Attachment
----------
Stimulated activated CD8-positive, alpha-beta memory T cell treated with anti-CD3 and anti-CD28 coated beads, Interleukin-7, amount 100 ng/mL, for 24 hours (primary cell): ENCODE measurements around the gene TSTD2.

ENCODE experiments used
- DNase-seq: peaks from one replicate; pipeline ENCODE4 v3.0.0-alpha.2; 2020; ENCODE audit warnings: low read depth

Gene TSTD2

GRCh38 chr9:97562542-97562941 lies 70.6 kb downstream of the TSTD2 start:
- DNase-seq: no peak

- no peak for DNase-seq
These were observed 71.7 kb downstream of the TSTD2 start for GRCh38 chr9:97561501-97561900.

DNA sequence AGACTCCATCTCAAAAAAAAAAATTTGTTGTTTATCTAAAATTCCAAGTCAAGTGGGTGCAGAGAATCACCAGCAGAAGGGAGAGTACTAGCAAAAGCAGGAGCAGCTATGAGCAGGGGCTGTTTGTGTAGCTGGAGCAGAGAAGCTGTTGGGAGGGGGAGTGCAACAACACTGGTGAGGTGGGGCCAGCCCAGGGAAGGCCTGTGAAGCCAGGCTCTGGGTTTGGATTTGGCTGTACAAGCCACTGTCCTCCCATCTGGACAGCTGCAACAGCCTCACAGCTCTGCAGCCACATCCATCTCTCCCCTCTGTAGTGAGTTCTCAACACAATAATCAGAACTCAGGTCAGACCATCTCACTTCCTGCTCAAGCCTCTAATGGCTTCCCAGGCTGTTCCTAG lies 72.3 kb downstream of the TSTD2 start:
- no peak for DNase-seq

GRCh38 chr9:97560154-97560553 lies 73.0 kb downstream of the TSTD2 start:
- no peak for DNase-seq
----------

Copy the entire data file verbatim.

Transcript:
Stimulated activated CD8-positive, alpha-beta memory T cell treated with anti-CD3 and anti-CD28 coated beads, Interleukin-7, amount 100 ng/mL, for 24 hours (primary cell): ENCODE measurements around the gene TSTD2.

ENCODE experiments used
- DNase-seq: peaks from one replicate; pipeline ENCODE4 v3.0.0-alpha.2; 2020; ENCODE audit warnings: low read depth

Gene TSTD2

GRCh38 chr9:97562542-97562941 lies 70.6 kb downstream of the TSTD2 start:
- DNase-seq: no peak

- no peak for DNase-seq
These were observed 71.7 kb downstream of the TSTD2 start for GRCh38 chr9:97561501-97561900.

DNA sequence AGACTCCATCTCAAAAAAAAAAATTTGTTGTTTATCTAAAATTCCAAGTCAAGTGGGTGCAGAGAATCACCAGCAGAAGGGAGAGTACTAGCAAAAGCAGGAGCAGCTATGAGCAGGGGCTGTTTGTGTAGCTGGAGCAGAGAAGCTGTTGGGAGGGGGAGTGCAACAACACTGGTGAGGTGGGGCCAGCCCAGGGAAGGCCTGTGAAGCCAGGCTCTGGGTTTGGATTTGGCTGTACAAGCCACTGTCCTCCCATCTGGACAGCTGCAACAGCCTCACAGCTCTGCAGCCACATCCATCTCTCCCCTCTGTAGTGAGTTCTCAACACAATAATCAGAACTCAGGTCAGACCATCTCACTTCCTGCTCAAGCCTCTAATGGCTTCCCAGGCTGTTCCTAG lies 72.3 kb downstream of the TSTD2 start:
- no peak for DNase-seq

GRCh38 chr9:97560154-97560553 lies 73.0 kb downstream of the TSTD2 start:
- no peak for DNase-seq